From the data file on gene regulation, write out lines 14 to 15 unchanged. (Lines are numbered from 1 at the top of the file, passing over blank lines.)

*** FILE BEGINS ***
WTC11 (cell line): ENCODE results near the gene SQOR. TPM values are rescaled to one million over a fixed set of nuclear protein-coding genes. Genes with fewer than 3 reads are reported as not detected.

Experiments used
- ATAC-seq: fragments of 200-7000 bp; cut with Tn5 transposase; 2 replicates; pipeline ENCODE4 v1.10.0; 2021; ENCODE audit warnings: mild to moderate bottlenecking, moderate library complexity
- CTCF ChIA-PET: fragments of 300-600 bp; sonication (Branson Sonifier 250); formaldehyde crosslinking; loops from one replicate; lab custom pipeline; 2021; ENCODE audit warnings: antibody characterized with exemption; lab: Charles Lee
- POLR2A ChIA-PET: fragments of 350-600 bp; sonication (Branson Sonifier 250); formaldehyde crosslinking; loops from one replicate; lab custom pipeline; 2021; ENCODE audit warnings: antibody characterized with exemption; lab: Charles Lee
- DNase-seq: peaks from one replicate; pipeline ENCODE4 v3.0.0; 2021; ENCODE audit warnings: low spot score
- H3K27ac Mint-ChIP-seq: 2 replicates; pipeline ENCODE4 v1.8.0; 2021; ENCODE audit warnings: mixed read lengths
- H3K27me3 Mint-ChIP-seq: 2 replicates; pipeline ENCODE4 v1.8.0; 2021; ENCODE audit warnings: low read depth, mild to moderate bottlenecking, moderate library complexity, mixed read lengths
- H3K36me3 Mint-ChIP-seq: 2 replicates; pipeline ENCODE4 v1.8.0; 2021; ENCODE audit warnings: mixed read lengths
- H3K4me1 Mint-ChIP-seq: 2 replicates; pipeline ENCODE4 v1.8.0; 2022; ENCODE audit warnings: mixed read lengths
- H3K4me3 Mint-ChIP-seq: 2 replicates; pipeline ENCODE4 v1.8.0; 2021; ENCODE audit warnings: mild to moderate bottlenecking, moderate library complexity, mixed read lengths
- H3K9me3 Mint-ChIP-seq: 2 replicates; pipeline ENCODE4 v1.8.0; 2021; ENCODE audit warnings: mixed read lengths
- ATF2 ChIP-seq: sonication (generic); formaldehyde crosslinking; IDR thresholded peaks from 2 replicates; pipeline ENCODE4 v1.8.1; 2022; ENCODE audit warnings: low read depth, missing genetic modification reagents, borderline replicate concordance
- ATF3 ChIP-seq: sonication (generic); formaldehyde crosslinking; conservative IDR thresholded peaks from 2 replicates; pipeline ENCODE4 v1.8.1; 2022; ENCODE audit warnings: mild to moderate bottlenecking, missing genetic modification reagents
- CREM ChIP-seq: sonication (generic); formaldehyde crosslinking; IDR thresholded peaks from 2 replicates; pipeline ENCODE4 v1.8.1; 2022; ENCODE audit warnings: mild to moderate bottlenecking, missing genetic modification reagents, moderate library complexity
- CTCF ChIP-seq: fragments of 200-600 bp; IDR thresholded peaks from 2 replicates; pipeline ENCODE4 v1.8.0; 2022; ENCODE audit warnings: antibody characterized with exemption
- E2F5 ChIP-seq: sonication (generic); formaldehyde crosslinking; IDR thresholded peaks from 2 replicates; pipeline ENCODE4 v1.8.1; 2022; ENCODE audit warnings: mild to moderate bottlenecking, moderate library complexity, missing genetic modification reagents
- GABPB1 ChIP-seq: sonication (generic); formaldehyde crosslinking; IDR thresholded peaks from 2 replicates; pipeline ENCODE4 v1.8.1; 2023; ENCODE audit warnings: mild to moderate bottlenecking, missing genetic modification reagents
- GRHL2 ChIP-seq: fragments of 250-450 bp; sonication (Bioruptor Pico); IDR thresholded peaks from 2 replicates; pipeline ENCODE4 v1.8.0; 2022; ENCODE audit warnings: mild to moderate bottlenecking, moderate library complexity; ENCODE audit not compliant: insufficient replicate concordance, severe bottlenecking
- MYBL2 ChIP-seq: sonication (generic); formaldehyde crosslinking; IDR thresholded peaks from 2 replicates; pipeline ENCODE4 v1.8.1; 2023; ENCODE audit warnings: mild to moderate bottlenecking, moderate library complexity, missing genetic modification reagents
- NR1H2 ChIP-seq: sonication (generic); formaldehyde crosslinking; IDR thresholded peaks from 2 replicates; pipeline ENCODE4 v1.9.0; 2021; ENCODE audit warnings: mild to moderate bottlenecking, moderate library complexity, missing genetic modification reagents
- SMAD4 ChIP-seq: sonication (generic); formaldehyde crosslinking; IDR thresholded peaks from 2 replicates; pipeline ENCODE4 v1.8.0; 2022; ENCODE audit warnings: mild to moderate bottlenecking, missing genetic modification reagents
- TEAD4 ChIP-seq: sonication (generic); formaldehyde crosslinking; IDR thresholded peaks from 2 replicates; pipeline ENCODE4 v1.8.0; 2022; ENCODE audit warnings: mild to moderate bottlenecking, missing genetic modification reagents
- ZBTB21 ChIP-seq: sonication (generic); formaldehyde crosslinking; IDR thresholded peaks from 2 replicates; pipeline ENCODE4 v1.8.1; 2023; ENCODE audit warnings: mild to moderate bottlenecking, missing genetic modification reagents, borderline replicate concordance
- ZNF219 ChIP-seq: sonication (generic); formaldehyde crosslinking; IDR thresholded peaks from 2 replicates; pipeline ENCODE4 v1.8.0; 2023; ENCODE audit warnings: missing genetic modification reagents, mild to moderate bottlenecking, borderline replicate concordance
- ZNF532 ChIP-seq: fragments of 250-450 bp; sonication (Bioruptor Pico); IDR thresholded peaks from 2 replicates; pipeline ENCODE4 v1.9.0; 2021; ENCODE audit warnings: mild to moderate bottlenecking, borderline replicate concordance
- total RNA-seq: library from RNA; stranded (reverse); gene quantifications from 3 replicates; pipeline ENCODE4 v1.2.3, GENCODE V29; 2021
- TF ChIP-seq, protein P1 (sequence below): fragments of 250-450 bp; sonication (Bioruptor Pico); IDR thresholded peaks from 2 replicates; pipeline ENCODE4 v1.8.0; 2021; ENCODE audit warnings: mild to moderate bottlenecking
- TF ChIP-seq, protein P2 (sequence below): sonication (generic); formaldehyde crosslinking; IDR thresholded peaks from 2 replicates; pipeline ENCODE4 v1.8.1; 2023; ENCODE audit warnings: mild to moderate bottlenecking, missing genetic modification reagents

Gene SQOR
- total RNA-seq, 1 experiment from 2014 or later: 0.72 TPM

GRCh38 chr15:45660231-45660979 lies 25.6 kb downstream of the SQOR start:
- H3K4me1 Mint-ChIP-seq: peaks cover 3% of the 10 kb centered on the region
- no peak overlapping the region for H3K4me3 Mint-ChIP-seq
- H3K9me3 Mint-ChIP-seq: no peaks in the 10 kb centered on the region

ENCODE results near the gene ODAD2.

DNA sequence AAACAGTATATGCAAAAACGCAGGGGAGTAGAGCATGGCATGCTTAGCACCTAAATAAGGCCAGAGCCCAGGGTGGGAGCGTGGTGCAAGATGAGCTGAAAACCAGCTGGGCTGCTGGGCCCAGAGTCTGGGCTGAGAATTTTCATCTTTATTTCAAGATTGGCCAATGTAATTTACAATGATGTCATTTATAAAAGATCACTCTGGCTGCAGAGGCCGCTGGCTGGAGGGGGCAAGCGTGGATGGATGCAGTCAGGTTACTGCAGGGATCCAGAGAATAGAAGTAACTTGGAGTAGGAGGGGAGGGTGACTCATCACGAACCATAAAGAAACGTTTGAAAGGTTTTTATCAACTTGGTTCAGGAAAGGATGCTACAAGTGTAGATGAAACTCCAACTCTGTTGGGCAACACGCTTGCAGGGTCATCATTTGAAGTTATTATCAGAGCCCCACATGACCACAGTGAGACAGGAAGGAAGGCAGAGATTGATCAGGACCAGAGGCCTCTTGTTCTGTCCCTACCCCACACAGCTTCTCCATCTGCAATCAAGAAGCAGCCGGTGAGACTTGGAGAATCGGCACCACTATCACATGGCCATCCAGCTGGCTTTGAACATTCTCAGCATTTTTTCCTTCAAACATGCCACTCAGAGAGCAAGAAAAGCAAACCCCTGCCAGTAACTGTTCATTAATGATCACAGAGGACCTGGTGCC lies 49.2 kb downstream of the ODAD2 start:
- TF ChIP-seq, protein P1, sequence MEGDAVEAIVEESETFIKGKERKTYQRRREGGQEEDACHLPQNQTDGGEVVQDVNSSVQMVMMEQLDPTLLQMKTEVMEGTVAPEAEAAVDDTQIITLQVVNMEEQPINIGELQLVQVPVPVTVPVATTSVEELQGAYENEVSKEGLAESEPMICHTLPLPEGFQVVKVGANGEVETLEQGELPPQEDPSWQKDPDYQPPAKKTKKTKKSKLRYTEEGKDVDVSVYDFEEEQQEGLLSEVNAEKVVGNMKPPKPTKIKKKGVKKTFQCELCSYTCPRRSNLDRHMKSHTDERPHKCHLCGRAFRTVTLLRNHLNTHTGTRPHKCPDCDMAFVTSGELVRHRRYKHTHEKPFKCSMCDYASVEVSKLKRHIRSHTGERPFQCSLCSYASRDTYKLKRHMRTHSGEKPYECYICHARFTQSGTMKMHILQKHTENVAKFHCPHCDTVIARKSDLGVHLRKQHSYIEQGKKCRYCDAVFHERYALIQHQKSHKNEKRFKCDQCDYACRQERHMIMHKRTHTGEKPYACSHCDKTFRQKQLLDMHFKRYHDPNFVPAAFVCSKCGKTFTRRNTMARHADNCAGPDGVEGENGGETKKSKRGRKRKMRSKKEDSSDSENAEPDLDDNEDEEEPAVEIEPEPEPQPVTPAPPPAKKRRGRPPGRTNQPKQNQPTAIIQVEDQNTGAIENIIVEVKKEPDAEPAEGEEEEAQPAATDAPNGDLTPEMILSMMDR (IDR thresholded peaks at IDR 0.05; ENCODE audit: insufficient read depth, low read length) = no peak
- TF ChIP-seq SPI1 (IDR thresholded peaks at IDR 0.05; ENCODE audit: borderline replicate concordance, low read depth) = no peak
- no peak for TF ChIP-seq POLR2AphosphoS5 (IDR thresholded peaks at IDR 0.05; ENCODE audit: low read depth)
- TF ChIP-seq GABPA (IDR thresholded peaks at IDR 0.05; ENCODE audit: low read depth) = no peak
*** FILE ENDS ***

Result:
- ATF3 ChIP-seq: sonication (generic); formaldehyde crosslinking; conservative IDR thresholded peaks from 2 replicates; pipeline ENCODE4 v1.8.1; 2022; ENCODE audit warnings: mild to moderate bottlenecking, missing genetic modification reagents
- CREM ChIP-seq: sonication (generic); formaldehyde crosslinking; IDR thresholded peaks from 2 replicates; pipeline ENCODE4 v1.8.1; 2022; ENCODE audit warnings: mild to moderate bottlenecking, missing genetic modification reagents, moderate library complexity